Since early September Harper and Emma have been locked indoors in a tiny, dark, rat and roach infested enclosure. (picture on right by KB October 18, 2006)

Yesterday, October 22, was the first time they were outdoors in 6 weeks. They were extremely happy and it made going back into their filthy enclosure more tolerable. Today they were running and playing outdoors all day and we can only hope that they sleep well tonight. They must be moved to a true sanctuary soon so they can begin to forget their horrible ordeal at PPI.

Saturday, October 21, 2006

Former Caregivers now Cleaning Up OSU’s Mess

Since they loaded 9 chimps and 3 capuchin monkeys onto a truck in late February 2006, Stephany Harris and Klaree Boose have appealed to everyone they could think of to fulfill the commitment they made to care for these animals. They were told by OSU officials that the chimps were going someplace better to retire, then Kermit died before he was even unloaded from his transport cage. They repeatedly asked OSU administrators to follow standard primate care protocol and allow them to help the chimps with this major transition. OSU wanted to wash their hands of it. They offered to care for the animals free of charge at PPI for a few months while the chimps adjusted. Wallace Swett, then director of PPI, refused and then Bobby died. They joined a lawsuit funded by PETA and through their testimony helped convince a court appointed trustee that the animals should be moved to a true sanctuary, but then the judge threw the case out of court claiming they didn’t have standing.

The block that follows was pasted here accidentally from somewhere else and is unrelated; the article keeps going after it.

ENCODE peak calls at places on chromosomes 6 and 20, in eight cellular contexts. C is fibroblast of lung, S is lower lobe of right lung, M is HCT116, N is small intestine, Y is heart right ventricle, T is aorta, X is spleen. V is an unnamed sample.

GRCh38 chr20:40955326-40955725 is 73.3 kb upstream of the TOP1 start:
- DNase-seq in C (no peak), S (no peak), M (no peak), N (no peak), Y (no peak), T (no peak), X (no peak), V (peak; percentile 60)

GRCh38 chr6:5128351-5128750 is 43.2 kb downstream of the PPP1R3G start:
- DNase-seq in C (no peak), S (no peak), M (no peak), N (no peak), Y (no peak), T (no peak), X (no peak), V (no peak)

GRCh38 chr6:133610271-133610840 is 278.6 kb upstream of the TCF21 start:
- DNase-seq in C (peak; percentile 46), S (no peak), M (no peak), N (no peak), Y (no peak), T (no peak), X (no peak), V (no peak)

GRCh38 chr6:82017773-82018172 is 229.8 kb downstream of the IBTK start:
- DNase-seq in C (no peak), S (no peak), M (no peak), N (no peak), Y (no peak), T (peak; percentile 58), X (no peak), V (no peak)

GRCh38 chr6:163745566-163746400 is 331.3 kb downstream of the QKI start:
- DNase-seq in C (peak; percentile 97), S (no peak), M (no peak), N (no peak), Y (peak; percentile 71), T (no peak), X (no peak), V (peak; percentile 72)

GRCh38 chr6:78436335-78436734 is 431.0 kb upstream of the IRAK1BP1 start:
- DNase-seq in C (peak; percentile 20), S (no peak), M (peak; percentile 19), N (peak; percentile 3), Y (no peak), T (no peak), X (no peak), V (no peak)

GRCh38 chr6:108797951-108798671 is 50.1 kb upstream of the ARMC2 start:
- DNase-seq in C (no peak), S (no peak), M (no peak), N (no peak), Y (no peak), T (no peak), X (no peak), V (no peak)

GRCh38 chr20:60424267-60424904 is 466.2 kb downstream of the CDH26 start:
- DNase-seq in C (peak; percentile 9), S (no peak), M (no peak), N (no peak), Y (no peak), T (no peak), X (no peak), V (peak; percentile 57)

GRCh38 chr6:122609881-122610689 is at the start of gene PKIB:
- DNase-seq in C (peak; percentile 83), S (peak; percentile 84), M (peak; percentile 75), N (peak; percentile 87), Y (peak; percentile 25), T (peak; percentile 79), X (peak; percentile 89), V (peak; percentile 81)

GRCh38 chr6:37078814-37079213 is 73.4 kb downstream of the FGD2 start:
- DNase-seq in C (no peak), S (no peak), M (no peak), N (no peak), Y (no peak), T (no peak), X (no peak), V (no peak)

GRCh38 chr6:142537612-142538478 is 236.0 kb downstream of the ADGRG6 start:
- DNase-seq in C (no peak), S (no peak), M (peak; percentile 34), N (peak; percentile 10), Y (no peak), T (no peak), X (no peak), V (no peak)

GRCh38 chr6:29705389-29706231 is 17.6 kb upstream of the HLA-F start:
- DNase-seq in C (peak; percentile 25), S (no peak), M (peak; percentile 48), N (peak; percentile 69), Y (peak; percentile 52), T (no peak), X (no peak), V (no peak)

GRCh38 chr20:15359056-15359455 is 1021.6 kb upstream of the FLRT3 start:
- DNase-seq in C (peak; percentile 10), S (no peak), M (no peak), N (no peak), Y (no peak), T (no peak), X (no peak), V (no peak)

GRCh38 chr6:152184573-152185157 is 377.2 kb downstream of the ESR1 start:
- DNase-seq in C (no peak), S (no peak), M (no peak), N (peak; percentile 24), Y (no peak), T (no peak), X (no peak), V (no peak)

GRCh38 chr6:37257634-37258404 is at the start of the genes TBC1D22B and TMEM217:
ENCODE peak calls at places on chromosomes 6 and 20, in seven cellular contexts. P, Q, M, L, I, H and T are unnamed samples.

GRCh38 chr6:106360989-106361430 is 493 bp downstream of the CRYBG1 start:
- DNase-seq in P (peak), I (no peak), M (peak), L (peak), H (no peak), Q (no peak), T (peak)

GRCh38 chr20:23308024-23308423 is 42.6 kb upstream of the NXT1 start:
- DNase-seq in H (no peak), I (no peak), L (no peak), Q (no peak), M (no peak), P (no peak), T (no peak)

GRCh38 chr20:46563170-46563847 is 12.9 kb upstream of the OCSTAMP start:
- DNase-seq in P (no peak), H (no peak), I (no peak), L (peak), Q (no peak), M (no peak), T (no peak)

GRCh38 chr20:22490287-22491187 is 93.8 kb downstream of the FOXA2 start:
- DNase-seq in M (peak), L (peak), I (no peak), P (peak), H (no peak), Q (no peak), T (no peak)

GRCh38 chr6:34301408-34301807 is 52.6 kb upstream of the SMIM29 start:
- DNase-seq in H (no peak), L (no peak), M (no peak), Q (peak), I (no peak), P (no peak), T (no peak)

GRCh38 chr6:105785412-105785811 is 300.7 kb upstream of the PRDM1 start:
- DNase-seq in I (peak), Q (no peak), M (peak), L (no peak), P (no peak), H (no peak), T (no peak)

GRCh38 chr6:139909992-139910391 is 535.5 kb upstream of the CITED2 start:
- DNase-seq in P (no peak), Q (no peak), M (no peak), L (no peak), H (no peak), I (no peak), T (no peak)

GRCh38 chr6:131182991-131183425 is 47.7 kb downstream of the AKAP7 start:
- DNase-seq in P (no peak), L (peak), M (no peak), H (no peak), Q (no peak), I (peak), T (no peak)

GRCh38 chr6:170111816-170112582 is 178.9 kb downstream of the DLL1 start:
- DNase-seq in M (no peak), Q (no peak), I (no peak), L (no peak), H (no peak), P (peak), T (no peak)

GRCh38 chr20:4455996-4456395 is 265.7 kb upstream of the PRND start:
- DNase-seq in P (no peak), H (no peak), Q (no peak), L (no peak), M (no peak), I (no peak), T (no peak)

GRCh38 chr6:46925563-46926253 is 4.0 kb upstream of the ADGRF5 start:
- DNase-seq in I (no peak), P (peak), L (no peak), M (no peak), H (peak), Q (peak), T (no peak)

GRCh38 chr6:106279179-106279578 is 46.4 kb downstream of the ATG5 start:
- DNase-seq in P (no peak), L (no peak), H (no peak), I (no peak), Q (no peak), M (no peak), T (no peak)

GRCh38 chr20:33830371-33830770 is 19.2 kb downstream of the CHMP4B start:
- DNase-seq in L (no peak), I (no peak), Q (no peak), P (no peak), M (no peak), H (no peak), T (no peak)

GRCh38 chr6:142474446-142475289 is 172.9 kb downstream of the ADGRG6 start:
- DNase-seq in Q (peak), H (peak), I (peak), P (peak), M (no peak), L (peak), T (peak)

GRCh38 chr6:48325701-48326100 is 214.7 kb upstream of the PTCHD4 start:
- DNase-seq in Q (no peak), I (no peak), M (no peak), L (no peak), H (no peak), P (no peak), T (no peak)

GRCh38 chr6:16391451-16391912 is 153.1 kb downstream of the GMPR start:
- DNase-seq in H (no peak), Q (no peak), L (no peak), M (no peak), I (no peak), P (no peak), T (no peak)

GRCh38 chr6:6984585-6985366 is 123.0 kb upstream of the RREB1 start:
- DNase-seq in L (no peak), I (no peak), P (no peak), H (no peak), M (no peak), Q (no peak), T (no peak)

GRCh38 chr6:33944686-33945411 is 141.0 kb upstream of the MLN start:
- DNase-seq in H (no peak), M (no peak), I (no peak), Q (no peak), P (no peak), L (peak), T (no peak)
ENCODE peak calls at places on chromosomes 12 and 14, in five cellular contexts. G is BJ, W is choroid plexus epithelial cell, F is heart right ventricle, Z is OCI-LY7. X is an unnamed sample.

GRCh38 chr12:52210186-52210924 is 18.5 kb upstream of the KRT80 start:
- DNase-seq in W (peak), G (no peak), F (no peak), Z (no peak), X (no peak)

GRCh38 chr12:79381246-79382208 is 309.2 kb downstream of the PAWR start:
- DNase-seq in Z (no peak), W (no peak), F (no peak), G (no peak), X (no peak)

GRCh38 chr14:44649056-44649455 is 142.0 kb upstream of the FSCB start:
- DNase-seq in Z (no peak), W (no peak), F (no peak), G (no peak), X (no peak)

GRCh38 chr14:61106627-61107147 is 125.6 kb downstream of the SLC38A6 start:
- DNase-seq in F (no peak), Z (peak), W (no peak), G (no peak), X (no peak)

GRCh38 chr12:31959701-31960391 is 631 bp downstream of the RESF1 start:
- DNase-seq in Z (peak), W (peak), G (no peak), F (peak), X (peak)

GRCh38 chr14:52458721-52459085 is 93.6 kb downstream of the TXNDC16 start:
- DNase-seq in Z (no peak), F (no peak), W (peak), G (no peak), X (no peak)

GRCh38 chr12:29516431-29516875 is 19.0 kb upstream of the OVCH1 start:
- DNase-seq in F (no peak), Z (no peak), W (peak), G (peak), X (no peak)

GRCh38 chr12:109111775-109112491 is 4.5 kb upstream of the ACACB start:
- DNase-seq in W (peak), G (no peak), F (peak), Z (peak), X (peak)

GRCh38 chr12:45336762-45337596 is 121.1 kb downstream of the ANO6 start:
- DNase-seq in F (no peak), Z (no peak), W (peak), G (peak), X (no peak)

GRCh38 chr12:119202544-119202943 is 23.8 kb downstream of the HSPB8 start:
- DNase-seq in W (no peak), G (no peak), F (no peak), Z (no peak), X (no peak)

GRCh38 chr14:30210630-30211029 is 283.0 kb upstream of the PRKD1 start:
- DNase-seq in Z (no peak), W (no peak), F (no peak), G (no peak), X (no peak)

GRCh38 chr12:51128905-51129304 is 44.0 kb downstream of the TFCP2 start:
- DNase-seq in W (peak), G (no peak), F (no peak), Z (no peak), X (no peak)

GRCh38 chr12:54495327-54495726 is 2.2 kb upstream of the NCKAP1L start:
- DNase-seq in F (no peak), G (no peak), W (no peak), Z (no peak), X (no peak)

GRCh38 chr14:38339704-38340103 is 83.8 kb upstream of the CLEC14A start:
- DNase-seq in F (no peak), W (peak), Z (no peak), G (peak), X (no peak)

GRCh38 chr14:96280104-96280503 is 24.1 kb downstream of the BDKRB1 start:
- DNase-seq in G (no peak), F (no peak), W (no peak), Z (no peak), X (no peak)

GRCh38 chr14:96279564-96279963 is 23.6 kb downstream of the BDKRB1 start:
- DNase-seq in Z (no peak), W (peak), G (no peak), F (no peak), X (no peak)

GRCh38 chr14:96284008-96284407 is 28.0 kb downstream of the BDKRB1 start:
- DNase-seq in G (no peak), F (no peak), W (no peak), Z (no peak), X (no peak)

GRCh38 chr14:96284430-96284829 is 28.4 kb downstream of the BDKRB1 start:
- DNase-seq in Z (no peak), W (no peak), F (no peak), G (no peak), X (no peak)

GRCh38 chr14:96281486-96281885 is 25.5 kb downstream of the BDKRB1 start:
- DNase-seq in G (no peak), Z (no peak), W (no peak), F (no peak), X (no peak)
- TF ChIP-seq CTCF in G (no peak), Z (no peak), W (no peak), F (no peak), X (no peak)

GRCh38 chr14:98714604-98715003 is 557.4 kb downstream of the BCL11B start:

Now they are standing in years of accumulated filth, cleaning up other people’s tragic messes. After 7 frightening months, they have finally been reunited with the 7 remaining chimpanzees and two capuchins who were dumped by OSU and neglected by PPI. But there is a lot of work that still must be done -- every day the chimps stay at PPI their suffering continues.

Harris says “I have alternated between insomnia and nightmares since I first saw the conditions at PPI on June 30th. At that time Sarah, Sheba, and Rain looked like they were on the verge of death. After being back here for just under a week, I can now see that the conditions are far worse than I even imagined. There is simply no way to get this place clean. None of the animals should be living in these conditions.”

Harris and Boose have been focused on comforting and reviving the chimpanzees they have worked with for 6 years. Darrell, who is almost 27 years old, has been alone in a small, hot cage with no light since arriving at PPI in March. He has become more alert and engaged since Harris and Boose arrived but he is also confused, he needs to be reunited with his chimpanzee family. Since early September, Emma and Harper, who are both 7 years old and youngest of the former OSU animals, have been locked in a rodent and roach infested indoor cage that is ¼ the size of Darrell’s, roughly 5 feet wide by 15 feet deep. Boose said “Chimps, especially youngsters, need space to play. At OSU, Emma and Harper ran around in woods, climbed trees, and did summersaults in the grass. Even though they have hay on the floor of the cage and have toys to play with, their psychological well-being depends on their being moved to a real sanctuary.” Sarah too has been locked in a small, substandard enclosure that gives her very little room to move. Harris says, “Sarah is in her 40s and it is important for her physical health for her to get exercise.”